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Tempers Flare at D.C. Board of Elections

No results yet from the D.C. Board of Elections and Ethics, but there has been a bit of a verbal throwdown between government watchdog Dorothy Brizill and election officials, according to the Post's Stephen Lowman, who is on the scene. Brizill was angered when officials said that they could not bring the dozen or so election observers, including her, to the tabulation room all at once. The officials said space was an issue, but Brizill countered that she had worked out an agreement ahead of time, Lowman said.

Tempers flared, as Brizill grew increasingly animated, which is not the first time the dcwatch.com co-founder has tangled with city officials.
Ultimately, a truce was reached, Lowman reports, as officials agreed to allow the observers into the room on a rotating basis.

Stay tuned...

By David A Nakamura  |  November 4, 2008; 9:21 PM ET
 
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Comments

Here’s what really happened at BOEE, and what's wrong in the above blog post. Prior to election night, I had secured the approval of the Board, at a public board meeting, to allow a few citizens who represented nonpartisan citizens organizations to observe the vote counting. I confirmed and reconfirmed that agreement, and informed them that representatives would come from the DC Federation of Citizens Association, the DC Federation of Civic Associations, the DC Affairs Section of the DC Bar, the NAACP, the ACLU-NCA, the DC Voter and Education Project, and DCWatch. We were supposed to get our observer credentials at 8:00 p.m. so that we would be in the counting center when voting machine cartridges and ballots began to arrive. Instead, we were barred from entering until after 9:30 p.m. The Board’s excuse for not honoring its agreement was that they had limited space, and that most of it was occupied by the League of Women Voters. Neither part of excuse was true, and the Post's reporter should have found that out; in fact, there was more than enough space for all eight (not twelve) members of our group, and no one from the LWV was at BOEE all night. For a fuller description of the evening’s events, see http://www.dcwatch.com/themail/2008/08-11-05.htm.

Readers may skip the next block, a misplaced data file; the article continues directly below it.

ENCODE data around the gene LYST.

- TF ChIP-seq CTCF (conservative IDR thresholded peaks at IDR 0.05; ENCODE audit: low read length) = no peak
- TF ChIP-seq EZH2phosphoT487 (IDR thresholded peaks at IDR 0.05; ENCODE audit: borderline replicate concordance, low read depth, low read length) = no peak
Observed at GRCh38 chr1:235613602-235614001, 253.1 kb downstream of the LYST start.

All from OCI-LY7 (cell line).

It’s true that I fought hard to get the Board’s chairman and general counsel to honor their agreement and their commitment to citizens, and that I was angry that they tried to renege on it. But it’s mystifying why David Nakamura uses this incident as a reason to denigrate me. It may be because he bears a grudge from having been caught exchanging snide, dismissive E-mails about me and other citizens with the mayor’s press secretary (http://www.washingtoncitypaper.com/display.php?id=34681). In any case, that is no excuse for his linking to an old Washington Post article about an incident in which Fenty administration officials had me arrested on a false charge of assault, without informing his readers that the US Attorney’s office squashed the charge within a day because it did not believe, correctly, that the alleged incident ever occurred.

Here’s what we did observe at BOEE. The counting process was chaotic and disorganized. The Board and its executive director closeted themselves in their conference room most of the might, and they never once oversaw the work of their staff, temporary employees, or contractors (e.g., Sequoia). Open cases containing the original ballots were lined up in an open hallway, without security or a police guard, until we made an issue of it. The first results, from only twenty of DC’s 143 precincts, weren’t released until 10:30 p.m., an hour after they were actually tabulated; and final results weren’t released until 1:30 a.m. the next day. There is no reasonable explanation, and no excuse, for this long unnecessary delay. DC voters are right to be concerned about the management and integrity of the election process.

Posted by: DBrizill | November 6, 2008 2:22 PM | Report abuse

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